A Ford supercar may be a rare sight, but in the Nineties and Noughties they were all over the motor show circuit.
While GM has the Corvette and Chrysler the Viper, Ford's sportscar lineup starts and ends with the Mustang in its many iterations. That doesn't mean that the Blue Oval hasn't toyed with the idea of making a higher-end sportscar, though. In fact it even made one not so long ago with the Ford GT, and it was quite the stunner, too. But in the years before that retro supercar hit the market, Ford designed a number of sportscar concepts. Here are five of our favorites.
Our journey starts with the Mach III concept that debuted at the 1993 Detroit Auto Show. Technically it was a Mustang concept, and its styling foreshadowed the jellybean Mustang that followed. But its design was something else. Though the Mach III shared its 4.6-liter V8 (albeit supercharged) with the production Mustang that followed, and its essential front-engine/rear-drive configuration, the shape was that of a speedster. It had a chopped-down windscreen and a waterfall rear cowling that made it stand out, but never made it off the show stand. At least not as it appeared.
Ford made an even bigger splash at the same show a couple of years later with the GT90 concept. Envisioned as a space-age successor to the original GT40, the GT90 packed a quad-turbo V12 with 720 horsepower that was said to be capable of propelling the aluminum monocoque, carbon-bodied show car up to 235 mph. To build it, Ford cannibalized components from the Jaguar XJ220 and Frankensteined the engine from a pair of V8s. The result would have rivaled the Bugatti EB110 and McLaren F1 of its day, if only Dearborn had produced it. Instead it waited almost a decade and went retro with the Ford GT.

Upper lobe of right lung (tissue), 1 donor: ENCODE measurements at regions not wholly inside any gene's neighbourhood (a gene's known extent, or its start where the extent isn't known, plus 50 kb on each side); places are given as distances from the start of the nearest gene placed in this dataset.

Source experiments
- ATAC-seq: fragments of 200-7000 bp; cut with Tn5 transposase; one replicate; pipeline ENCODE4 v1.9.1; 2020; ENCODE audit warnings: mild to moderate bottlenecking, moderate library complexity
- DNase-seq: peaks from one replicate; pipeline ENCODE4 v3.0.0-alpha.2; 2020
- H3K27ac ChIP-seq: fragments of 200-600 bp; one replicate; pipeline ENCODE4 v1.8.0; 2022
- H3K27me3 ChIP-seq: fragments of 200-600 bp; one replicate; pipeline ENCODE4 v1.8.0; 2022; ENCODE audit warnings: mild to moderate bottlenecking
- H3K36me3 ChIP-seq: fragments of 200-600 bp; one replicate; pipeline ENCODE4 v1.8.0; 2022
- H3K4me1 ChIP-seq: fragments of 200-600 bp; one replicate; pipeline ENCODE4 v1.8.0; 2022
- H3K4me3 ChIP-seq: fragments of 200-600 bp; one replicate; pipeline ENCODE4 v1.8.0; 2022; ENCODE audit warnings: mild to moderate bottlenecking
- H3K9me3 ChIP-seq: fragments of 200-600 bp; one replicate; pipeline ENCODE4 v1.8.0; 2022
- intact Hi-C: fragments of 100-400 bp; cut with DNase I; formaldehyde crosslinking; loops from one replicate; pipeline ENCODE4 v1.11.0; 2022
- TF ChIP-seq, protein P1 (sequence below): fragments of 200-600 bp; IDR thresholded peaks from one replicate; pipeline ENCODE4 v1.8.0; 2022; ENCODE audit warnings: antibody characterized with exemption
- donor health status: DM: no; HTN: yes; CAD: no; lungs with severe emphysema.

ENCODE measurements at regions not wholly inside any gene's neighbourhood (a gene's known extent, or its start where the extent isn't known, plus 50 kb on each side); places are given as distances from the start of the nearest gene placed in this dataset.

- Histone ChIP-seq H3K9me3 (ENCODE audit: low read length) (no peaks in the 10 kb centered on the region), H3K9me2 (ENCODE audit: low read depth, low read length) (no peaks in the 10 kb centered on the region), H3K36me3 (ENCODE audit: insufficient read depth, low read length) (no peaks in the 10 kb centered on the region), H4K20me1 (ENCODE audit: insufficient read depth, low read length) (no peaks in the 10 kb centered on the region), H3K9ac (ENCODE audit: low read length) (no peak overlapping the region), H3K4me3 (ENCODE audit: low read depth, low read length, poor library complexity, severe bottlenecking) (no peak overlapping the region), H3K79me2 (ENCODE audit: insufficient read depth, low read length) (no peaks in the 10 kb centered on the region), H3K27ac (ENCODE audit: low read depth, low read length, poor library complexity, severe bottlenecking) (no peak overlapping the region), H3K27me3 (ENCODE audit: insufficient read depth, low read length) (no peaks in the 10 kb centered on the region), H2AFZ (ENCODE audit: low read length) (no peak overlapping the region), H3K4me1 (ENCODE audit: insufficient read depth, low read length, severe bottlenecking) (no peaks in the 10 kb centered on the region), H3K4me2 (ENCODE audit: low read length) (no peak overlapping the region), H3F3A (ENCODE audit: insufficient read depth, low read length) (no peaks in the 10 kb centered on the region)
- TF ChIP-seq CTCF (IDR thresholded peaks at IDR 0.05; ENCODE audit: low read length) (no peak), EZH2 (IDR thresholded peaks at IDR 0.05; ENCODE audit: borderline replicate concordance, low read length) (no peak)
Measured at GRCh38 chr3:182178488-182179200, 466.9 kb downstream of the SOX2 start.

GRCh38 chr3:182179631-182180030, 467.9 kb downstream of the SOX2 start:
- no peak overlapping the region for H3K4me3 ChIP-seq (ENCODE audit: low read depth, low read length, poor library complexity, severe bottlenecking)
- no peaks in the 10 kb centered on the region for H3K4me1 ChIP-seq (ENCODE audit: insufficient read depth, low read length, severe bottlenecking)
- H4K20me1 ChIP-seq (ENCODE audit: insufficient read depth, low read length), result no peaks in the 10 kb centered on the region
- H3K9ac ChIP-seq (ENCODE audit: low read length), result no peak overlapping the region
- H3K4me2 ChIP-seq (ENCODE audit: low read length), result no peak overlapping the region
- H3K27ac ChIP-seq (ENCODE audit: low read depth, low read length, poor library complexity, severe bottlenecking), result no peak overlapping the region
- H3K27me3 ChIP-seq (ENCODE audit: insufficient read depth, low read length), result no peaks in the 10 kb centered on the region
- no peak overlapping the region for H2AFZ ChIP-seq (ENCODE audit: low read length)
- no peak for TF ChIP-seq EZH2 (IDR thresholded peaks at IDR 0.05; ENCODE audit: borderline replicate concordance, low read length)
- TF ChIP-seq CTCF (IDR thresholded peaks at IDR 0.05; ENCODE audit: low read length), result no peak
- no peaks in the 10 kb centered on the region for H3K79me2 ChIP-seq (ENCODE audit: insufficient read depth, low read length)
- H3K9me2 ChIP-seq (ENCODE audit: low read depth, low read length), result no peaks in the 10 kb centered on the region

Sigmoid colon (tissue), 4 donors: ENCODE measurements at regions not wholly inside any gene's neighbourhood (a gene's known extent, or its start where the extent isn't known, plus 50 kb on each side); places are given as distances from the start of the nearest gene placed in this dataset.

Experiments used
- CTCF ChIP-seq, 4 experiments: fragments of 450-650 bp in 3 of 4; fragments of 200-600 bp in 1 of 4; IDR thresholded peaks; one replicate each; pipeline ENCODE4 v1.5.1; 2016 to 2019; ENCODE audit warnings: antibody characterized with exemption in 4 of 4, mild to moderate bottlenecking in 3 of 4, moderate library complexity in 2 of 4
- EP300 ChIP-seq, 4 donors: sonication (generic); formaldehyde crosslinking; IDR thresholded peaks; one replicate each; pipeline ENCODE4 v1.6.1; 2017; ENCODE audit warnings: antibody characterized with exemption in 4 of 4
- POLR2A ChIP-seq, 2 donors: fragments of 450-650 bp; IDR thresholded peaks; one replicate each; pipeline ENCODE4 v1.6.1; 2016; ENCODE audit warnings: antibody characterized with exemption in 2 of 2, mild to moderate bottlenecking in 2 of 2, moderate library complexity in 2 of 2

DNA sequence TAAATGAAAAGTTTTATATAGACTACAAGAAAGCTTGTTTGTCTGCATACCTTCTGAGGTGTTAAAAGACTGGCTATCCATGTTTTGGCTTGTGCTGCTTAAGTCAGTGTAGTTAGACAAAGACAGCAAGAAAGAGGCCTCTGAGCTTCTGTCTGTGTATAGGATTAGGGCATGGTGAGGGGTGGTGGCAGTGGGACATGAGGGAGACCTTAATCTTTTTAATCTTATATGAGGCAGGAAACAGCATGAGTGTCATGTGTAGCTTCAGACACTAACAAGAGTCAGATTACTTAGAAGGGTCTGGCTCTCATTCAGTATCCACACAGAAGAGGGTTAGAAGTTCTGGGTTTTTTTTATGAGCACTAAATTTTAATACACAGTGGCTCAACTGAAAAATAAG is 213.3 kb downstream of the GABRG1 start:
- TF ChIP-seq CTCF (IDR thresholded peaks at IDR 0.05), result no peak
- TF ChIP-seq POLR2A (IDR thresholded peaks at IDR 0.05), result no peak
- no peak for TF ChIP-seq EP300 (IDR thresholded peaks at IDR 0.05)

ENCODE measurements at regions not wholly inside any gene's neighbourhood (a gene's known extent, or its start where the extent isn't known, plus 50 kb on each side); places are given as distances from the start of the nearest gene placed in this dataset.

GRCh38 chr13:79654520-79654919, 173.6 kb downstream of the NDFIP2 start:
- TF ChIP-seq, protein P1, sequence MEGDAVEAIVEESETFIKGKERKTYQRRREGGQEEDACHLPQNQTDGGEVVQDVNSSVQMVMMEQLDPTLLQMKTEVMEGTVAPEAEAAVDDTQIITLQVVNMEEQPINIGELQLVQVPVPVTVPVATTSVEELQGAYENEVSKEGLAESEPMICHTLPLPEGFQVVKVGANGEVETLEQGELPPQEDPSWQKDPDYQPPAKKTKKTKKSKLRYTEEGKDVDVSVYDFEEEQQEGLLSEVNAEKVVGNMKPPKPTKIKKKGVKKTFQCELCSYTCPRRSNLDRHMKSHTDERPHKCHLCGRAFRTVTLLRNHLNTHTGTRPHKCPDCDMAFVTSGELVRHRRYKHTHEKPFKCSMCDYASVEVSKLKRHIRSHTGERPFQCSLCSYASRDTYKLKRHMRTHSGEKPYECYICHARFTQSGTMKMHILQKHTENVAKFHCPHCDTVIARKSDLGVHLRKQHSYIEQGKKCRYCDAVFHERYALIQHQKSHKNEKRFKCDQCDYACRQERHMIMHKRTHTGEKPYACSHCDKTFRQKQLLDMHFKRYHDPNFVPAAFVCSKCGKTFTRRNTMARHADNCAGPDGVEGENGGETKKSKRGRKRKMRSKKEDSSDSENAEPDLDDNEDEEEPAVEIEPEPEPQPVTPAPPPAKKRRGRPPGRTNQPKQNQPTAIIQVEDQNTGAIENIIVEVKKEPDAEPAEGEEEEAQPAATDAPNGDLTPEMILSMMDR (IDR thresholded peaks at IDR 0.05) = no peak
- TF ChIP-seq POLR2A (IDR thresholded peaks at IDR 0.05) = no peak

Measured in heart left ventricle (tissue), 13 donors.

If the GT90 looked radical, the Indigo that followed was even more so. While other automakers were preoccupied trying to make an F1 car for the road, the Indigo was designed as roadgoing interpretation of an Indy racer. The radical roadster body (developed with Reynard) packed a 6.0-liter V12 made by Cosworth from two Duratec V6s you might find in a Taurus, and would form the basis of the engine that powers most Aston Martins still today. Of course the design was far too extreme to be built – especially by a mainstream automaker like Ford – but goes down in history as one of the most tempting concepts the Blue Oval has ever created.
With Carroll Shelby back at Ford, the team reinterpreted the legendary Cobra with a roadster concept. But instead of a big-block V8, the 2004 Ford Shelby Cobra took inspiration from another modern Cobra successor – the Dodge Viper – and packed a 6.4-liter V10 with 645 horsepower. The chassis was borrowed from the Ford GT, which by that time was already in (limited) production, but obviously heavily modified for a front-engine/rear-drive layout and smaller proportions. The concept appeared at the 2004 Detroit show, but of course never made production.
Ford wasn't done playing retro though, and the following year unveiled the Shelby GR-1 concept. This time the inspiration was drawn from the Shelby Daytona, based on the same chassis and 6.4-liter V10 as the previous year's Cobra concept. It debuted at the 2005 Detroit show in a matte brushed metal finish, but was later chromed to reappear at other shows like Chicago. An interesting bit of trivia is that the design was lead by Henrik Fisker, the same designer who penned the Aston Martin V8 Vantage and DB9, BMW Z8 roadster and of course the Fisker Karma.